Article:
The following organizations and organizational roles are involved in the Internet standards process.
The IETF is an open international community of network designers, operators, implementors, researchers, and other interested parties who are concerned with the evolution of the Internet architecture and the smooth operation of the Internet. It is the principal body engaged in the development of new Internet Standard specifications and related documents.
The technical work of the IETF is done in its WGs, which are organized by topics into several areas
, each under the coordination of an AD. WGs typically have a narrow focus and a lifetime bounded by completion of specific tasks as defined in their charter and milestones. Some WGs are long-lived and intended to conduct ongoing maintenance on IETF protocol(s). There are also "dispatch" WGs that assess where new work in the IETF should be done but do not directly produce standards.
For all purposes relevant to the Internet Standards development process, membership in the IETF and its WGs is defined to be established solely and entirely by individuals who participate in IETF and WG activities. These individuals do not formally represent any organizations they may be affiliated with, although affiliations are often used for identification.
Anyone with the time and interest to do so is entitled and urged to participate actively in one or more WGs and to attend IETF meetings, which are usually held three times a year [MEETINGS
]. A WG may also schedule interim meetings (virtual, in-person, or hybrid). These are scheduled and announced to the entire WG. Active WG participation is possible without attending any in-person meetings.
Participants in the IETF and its WGs must disclose any relevant current or pending intellectual property rights that are reasonably and personally known to the participant if they participate in discussions about a specific technology. The full intellectual property policy is defined in [IPRRIGHTS1
] and [IPRRIGHTS2
New WGs are established by the IESG and almost always have a specific and explicit charter. The charter can be modified as the WG progresses. The guidelines and procedures for the formation and operation of WGs are described in detail in [WGPROCS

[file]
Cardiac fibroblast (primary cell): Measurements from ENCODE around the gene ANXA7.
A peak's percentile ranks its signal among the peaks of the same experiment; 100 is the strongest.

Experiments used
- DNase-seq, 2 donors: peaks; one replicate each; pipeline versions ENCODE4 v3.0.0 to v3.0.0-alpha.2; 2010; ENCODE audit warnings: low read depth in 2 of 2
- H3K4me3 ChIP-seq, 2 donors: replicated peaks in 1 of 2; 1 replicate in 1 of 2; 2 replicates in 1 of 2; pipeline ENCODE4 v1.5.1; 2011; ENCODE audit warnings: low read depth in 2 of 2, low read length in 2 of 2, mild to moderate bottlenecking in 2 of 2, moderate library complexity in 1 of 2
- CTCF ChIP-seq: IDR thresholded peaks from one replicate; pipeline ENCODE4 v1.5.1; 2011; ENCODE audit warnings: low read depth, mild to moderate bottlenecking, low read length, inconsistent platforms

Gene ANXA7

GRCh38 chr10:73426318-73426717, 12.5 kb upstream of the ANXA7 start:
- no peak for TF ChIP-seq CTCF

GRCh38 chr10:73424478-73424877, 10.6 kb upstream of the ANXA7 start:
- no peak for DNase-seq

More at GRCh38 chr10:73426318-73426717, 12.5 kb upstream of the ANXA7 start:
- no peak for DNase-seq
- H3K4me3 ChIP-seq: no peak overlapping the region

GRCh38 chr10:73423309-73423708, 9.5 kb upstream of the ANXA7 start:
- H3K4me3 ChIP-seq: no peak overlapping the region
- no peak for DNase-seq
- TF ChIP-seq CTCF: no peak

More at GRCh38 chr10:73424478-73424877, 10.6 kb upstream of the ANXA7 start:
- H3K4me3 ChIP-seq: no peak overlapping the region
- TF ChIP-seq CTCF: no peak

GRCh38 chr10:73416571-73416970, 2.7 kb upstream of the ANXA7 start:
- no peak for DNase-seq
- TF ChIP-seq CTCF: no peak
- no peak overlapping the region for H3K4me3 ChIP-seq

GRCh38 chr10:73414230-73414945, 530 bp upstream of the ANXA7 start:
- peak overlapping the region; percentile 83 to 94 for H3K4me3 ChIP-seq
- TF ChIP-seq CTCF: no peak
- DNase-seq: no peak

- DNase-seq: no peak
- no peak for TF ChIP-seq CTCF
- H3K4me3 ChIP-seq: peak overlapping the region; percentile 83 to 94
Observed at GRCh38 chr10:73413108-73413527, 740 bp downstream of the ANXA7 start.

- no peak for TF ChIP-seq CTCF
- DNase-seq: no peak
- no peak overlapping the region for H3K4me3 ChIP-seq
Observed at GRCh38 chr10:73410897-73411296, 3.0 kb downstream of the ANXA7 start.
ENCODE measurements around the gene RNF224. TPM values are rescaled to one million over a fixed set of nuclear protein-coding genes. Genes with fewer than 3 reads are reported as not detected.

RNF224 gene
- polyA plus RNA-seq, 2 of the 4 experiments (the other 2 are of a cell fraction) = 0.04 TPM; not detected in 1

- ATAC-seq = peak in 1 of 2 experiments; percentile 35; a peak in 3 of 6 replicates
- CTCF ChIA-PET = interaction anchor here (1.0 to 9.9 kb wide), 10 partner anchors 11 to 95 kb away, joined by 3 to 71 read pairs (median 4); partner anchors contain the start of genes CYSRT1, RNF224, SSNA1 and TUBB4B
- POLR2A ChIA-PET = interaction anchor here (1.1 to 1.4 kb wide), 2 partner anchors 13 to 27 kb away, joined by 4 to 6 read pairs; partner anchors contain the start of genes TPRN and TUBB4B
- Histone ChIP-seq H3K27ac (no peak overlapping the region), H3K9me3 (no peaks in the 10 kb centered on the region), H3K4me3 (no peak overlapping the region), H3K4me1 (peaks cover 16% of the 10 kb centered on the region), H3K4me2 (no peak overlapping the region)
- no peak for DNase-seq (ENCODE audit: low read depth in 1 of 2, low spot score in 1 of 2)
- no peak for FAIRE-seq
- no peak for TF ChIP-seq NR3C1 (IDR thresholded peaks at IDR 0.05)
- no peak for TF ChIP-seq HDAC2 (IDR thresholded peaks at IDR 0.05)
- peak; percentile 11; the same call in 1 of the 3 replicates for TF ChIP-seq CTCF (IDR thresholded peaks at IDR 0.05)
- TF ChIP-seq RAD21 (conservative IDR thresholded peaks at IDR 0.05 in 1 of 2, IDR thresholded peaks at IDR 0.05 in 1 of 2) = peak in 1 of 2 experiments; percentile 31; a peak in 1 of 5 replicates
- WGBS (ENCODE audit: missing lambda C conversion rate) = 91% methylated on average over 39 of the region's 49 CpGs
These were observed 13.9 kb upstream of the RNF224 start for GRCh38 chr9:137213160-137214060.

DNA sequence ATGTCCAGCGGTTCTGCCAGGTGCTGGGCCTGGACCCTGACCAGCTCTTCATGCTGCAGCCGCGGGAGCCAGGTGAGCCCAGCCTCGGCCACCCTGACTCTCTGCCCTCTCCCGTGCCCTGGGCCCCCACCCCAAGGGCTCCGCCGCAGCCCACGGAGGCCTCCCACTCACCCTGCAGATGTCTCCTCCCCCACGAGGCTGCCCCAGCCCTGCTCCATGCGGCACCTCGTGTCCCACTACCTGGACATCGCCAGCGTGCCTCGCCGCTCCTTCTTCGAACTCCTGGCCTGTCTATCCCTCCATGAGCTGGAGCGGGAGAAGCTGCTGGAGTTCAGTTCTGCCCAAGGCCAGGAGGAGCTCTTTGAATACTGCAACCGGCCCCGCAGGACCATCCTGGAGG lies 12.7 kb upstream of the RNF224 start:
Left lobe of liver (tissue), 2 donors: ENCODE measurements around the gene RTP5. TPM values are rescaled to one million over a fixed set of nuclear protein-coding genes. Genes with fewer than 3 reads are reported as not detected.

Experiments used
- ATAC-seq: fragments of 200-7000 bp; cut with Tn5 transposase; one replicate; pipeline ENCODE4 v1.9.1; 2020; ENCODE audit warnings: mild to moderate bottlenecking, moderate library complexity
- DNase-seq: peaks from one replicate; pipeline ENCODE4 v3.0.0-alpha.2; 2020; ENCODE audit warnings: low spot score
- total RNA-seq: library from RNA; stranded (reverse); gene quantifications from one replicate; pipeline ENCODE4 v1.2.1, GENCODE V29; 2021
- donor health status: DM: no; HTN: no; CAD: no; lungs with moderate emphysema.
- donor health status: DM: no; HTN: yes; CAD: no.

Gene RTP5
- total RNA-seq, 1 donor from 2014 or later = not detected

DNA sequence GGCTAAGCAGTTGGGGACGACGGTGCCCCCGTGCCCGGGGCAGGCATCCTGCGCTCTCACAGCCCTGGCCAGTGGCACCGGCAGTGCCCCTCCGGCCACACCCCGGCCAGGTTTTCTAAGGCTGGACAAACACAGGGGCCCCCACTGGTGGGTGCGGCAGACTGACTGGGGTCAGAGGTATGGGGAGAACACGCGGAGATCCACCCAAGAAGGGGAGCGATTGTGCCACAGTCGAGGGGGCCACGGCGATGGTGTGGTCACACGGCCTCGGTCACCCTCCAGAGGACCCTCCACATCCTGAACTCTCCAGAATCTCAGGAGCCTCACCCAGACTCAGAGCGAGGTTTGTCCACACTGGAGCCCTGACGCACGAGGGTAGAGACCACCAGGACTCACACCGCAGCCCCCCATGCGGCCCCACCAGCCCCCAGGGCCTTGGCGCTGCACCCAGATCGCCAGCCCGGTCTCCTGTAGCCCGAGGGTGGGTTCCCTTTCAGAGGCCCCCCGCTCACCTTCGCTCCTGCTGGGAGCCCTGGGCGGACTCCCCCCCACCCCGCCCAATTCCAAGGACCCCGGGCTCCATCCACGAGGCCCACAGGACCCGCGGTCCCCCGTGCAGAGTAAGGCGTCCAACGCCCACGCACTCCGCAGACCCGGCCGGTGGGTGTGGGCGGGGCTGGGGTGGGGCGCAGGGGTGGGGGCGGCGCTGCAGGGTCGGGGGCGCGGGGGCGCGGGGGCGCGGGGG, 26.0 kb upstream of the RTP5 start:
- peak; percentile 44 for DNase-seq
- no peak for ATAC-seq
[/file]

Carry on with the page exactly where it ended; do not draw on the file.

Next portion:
A WG is managed by a WG chair, as described in Section 2.2
. Documents produced by the group have an editor, as described in Section 2.1
. Further details of WG operation can be found in [WGPROCS
WGs ideally display a spirit of cooperation as well as a high degree of technical maturity; IETF participants recognize that the greatest benefit for all members of the Internet community results from cooperative development of technically excellent protocols and services.
The IESG is responsible for the management of the IETF technical activities. It administers the Internet Standards process according to the rules and procedures defined in [IETFPROCS
]. The IESG is responsible for the actions associated with the progression of documents along the IETF Stream, including the initial approval of new WGs, any subsequent rechartering, and the final approval of documents. The IESG is composed of the ADs and the IETF Chair. The IETF Chair also chairs the IESG and is the AD for the General Area. The Chair of the Internet Architecture Board (IAB) is an ex officio member of the IESG. Various other bodies have liaisons with the IESG; the full list can be found at <https://www.ietf.org/about/groups/iesg/members/
All members of the IESG are nominated by a Nominations Committee (colloquially, "NomCom") and are confirmed by the IAB. See [NOMCOM
] for a detailed description of the NomCom procedures. Other matters concerning the organization and operation of the NomCom are described in the IESG Charter [IESG
The IAB provides oversight of the architecture of the Internet and its protocols. The IAB approves IESG candidates put forward by the NomCom. It also reviews all proposed IETF WG charters.
The IAB provides oversight of the standards process and serves as an appeal board for related complaints about improper execution [IETFPROCS
]. In general, it acts as a source of advice about technical, architectural, procedural, and policy matters pertaining to the Internet and its enabling technologies.
The members of the IAB are nominated by the NomCom and are confirmed by the Board of the Internet Society (ISOC). The IETF Chair is also a member of the IAB, and the Chair of the Internet Research Task Force (IRTF) is an ex officio member. Other matters concerning the IAB's organization and operation are described in the IAB Charter [IAB